Job-hunting no-nos: Firing off resumes aimlessly; setting expectations too low
Ask senior career coach Cheng Hing Nan about the don’ts of the job-search process, and chances are, he will advise you against firing off resumes aimlessly, hoping an interview lands.
Jobseekers run the risk of flooding the employer with the same resume, funnelled through means such as recruitment agencies and referrals from employees who are friends.
Human resources personnel would then have a problem deciding whom to pay commission or an incentive to for the referral, as has happened to one of his clients, who did not land an interview as a result.
Another mistake? The expectation that lowering one’s salary expectations would land one a job, said Mr Cheng, who joined Workforce Singapore in 2015, and was commended ited in Manpower Minister Lim Swee Say’s speech during the debate on his ministry’s Budget yesterday, along with other career coaches, for helping unemployed workers find work.
“I salute our career coaches at WSG, e2i (Employment and Employability Institute) and our career centres for their passion, their professionalism and their perseverance in serving our jobseekers, one to one, one by one, day after day with their heads and their hearts,” he said, noting that Mr Cheng had helped a client who was jobless for a long stretch land a job half a year after taking him on.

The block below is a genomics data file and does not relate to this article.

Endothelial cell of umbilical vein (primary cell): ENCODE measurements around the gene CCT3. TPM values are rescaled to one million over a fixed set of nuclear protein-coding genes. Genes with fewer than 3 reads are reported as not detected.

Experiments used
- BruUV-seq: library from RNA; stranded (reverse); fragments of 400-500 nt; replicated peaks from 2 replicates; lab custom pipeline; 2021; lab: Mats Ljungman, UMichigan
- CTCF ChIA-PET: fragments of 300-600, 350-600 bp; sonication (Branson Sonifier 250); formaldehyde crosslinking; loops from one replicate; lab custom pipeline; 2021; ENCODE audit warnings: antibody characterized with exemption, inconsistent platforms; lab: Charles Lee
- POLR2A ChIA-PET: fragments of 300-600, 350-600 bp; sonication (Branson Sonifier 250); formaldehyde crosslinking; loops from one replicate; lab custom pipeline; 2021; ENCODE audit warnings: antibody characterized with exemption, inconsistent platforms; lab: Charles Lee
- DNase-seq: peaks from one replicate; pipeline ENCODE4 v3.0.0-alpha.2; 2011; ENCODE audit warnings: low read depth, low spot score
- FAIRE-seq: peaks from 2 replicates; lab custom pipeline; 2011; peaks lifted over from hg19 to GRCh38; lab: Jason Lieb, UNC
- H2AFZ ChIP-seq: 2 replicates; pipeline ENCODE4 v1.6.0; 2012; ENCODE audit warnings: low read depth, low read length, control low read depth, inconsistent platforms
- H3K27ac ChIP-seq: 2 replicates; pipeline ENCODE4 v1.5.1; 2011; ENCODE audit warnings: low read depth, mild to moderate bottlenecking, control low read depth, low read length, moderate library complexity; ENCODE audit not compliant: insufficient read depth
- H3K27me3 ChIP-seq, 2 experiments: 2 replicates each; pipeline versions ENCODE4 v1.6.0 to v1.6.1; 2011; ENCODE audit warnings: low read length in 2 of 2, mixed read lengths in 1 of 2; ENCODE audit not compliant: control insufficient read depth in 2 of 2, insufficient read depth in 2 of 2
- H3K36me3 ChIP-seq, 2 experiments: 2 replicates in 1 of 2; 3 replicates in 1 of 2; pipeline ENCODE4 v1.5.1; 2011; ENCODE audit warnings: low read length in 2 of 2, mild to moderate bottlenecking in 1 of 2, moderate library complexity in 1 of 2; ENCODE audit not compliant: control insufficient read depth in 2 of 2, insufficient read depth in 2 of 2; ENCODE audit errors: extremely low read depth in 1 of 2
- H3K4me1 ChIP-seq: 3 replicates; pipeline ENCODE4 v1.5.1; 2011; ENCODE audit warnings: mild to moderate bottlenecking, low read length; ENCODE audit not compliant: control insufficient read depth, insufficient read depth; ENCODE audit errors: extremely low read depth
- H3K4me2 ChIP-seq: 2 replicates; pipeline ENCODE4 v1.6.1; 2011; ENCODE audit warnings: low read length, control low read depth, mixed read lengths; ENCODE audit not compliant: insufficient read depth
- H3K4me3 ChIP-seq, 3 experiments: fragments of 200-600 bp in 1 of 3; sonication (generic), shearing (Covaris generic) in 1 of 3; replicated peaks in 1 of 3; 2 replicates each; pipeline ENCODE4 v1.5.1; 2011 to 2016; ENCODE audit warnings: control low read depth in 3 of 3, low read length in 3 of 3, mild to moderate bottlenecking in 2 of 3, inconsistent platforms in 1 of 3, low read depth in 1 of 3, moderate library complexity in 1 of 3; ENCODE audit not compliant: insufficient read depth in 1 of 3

Sharing his experience in an interview, Mr Cheng said another barrier facing senior professionals, managers, executives and technicians (PMETs) is that hiring managers do not trust jobseekers who are willing to settle for a great deal less than what they had drawn previously. “What if a slightly-higher-paying job comes along ... you resign and I’ve to go through the hiring process again?”
Mr Cheng, 55, was laid off twice from high-paying jobs, most recently about four years ago, when he was made redundant because his Norwegian employer decided to shut its operations here.
Bringing his experience to bear on his work now, the former business development director said he could grasp the mentality, urgency and stress facing unemployed workers. So far, he has successfully helped 75 workers return to the workforce.
His advice for unemployed PMETs — particularly those who have held senior positions — is not to step into an interview as a “jobseeker” but as a “business consultant”.
Jobseekers’ behaviour should reflect their capabilities, shifting attention away from their age.
“You understand the company’s problems, you’re here to solve the problems, and you’re proposing a solution backed up by your track record,” he said. KENNETH CHENG